The BJP’s fear of being the nice guy in politics

The BJP under Modi and Shah seems like a loud counterpoint to drown Vajpayee’s legacy.

ByTR Vivek
The BJP’s fear of being the nice guy in politics
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For a man whose illustrious innings in public life lasted more than 70 years, Atal Bihari Vajpayee must have written and erased words worth several volumes of books on the skull of kaal, and marched ahead singing more new geets than even the most prolific film singer. But it is perhaps the melancholy song of the 2004 election defeat that is the most haunting or, at any rate, continues to haunt the Bharatiya Janata Party (BJP) and its supporters. So much so that the present day BJP under Narendra Modi and Amit Shah seems like a loud counterpoint to drown the song of 2004 and Vajpayee’s legacy.

For a vast section of the BJP faithful, the 2004 loss against the form book remains a Bermuda Triangle when it comes to political analysis. Once into the exercise, it’s hard to emerge unscathed. Even if they did, the result was often utterly confused conclusions. The harder the ocean of 2004 is churned, more elusive the nectar of wisdom remains. The violent convulsions of the 2004 analysis within the BJP have given birth to mythologies—some comic, others downright dangerous—that have shaped the party, and seem set to dog India for the foreseeable future because the BJP is likely to remain the primary pole of Indian politics.

Describing the England left-arm spinner Monty Panesar’s stagnating career, which began with great promise, Shane Warne once remarked that Monty hadn’t played 33 Tests, but had played his debut Test 33 times. Similarly, up until 2013 when Modi forced his way into prime ministerial candidature, his party had fought the 2004 Vajpayee election, subsequent election after election.

The simplistic analysis in the immediate aftermath of 2004 was that an ungrateful nation had dumped a good man. Other more complex theories rest on this very basic bedrock that “nice guys” somehow finish last.

The hard edge to the BJP of today and its take-no-prisoners brand of politics—often charitably described as ruthless, single-minded focus, and an election machine geared to win—is the fear of niceness of the Vajpayee variety. Geniality unaccompanied by killer instinct may win you friends, but not elections. Awe is now the currency with a higher exchange rate at hustings, rather than affection. If only a generous Vajpayee as PM hadn’t bailed out the dodgy Dynasty—and indeed its scion detained at the Boston airport by FBI in 2001—a Congress-mukt Bharat would have been Prime-delivered more than a decade ago.

This perceived gentility, and Vajpayee’s gracious conduct towards several editors (apparently, never reciprocated), became a metaphor for the collusion that occurred in the bungle-ohs of Lutyens Delhi. All that Vajpayee, the consensus-builder, got in return was praise for his poetry, the left-handed compliment of being the right-man-in-the-wrong-party, and treachery in the name of sickularism. Civility in public discourse (PM Modi’s churlish farewell speech for the former Vice President Hamid Ansari that was cheered by the core as much needed plainspeak), moderation of ideological dogmas (the bigoted statements of ministers that are blithely ignored by the BJP leadership), and the idea of ceding even an inch, when in a position of strength, to your political opponents—all these are now deemed loser traits.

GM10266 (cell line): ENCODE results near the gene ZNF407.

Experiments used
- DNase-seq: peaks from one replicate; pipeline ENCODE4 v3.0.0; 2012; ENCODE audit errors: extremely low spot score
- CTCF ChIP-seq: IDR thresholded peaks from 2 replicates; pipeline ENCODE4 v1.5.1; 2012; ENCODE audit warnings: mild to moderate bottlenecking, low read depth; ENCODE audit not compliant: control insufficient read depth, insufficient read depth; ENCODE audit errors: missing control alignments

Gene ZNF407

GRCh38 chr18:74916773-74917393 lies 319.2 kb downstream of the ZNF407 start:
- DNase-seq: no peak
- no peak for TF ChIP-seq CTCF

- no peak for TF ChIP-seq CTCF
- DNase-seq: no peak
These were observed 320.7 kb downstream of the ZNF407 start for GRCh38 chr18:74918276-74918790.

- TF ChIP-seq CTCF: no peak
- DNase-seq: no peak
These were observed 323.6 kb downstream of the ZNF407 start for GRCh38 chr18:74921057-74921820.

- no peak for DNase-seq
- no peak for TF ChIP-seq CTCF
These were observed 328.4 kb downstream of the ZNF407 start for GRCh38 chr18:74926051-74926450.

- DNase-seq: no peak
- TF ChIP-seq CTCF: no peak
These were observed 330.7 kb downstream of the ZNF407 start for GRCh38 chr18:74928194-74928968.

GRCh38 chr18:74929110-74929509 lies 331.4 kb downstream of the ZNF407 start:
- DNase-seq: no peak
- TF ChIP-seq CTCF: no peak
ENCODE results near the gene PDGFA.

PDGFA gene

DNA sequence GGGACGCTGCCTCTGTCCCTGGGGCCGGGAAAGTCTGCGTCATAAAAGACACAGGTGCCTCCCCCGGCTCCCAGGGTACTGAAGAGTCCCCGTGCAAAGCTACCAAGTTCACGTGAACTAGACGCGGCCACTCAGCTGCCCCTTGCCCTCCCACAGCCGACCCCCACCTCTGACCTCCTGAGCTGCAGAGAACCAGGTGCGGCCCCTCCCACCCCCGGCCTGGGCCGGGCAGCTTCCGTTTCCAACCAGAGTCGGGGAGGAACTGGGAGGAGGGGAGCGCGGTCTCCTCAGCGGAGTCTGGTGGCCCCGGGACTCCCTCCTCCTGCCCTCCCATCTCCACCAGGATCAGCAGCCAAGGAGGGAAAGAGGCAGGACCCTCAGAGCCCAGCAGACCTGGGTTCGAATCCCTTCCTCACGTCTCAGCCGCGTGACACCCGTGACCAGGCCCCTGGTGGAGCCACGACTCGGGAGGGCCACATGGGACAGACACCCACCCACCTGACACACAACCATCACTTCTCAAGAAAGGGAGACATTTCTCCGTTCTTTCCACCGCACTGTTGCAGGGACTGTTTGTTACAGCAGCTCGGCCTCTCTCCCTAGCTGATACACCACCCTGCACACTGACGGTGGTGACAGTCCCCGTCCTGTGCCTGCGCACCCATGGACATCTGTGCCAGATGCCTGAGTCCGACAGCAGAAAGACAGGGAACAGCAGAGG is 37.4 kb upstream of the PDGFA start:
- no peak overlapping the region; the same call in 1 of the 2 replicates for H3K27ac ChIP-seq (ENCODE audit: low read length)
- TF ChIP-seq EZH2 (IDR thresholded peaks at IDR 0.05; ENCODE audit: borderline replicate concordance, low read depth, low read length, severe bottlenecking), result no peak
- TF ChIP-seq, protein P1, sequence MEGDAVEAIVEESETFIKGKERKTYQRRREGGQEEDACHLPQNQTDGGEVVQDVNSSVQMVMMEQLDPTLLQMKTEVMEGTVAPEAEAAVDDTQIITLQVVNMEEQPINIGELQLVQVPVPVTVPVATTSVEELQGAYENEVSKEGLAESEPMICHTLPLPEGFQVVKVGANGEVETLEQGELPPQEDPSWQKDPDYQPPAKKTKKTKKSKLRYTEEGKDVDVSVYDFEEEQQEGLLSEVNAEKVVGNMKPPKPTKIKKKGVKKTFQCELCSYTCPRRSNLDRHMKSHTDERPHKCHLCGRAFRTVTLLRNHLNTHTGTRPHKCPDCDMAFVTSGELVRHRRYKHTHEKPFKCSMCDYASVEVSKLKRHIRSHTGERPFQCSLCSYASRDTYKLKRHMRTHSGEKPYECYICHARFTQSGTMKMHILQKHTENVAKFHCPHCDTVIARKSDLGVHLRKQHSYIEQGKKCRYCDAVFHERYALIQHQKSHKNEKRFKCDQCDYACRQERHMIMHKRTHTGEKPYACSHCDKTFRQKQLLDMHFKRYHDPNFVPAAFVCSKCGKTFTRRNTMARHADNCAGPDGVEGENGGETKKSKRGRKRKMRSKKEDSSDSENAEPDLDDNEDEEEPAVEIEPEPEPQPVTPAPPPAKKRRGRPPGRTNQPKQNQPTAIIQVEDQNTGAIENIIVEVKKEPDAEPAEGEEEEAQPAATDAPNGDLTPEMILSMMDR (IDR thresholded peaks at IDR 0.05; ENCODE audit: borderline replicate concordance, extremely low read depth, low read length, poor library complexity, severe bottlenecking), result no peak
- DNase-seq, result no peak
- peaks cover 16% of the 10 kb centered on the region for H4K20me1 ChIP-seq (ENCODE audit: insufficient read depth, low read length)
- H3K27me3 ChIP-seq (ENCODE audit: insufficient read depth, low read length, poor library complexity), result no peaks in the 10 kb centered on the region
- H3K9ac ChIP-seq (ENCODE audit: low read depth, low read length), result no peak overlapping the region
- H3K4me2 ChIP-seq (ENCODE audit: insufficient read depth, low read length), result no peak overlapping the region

Vajpayee’s 2004 loss also solidified the belief that good economics and electoral success were a twain that shall never meet. The success of the Congress party’s reactionary campaign (“Congress ka haath aam aadmi ke saath”) in upstaging the BJP’s sunny “India Shining”—ironically, created by an ad agency named Grey—offered QED. What, after all, could any PM do better than a man who made India an overt nuclear power, built thousands of miles of highways, won a war, and delivered eight per cent growth? That the Congress successfully managed to turn “growth” when not prefixed with “inclusive” into a four-letter word, and yet continued to push a BJP that had actually contributed to the country’s prosperity, into longer electoral exile, provided a more convincing stone-cold reality check.

That experience continues to inform the economic thinking of a BJP government that was voted in with an absolute majority. Not only is the BJP fearful of the conventionally reformist path Vajpayee took, but is in many ways as steeped in socialism as the parties it opposes. Unable to muster the courage or find ways to sell progressive economic policy-making, this government expended its political capital on quackery such as demonetisation. While the Congress-led UPA wanted to redistribute wealth with schemes such as farm loan waivers and rural employment guarantees, Modi’s BJP seemed to revel in the fact that it had redistributed misery (even the rich had to stand in serpentine queues, as the PM reminded us).

Perhaps the dangerous consequence of the “good and gentle” Vajpayee’s failure to sell sensible economics is the blind faith his political heirs have placed on majoritarian bigotry. Basking in the glory of BJP’s 72-seat haul in UP in 2014, Amit Shah declared that it was proof that there were more votes outside the vote banks than those created in the name of secularism. While a Modi wave may have made that possible in part, creating weather similar patterns will involve ever more cynicism.

Vajpayee’s failure to win an election that was his to lose, and its mistaken lessons will likely remain his enduring legacy. Despite his many faults, Vajpayee deserves better. Can there be poetic justice?

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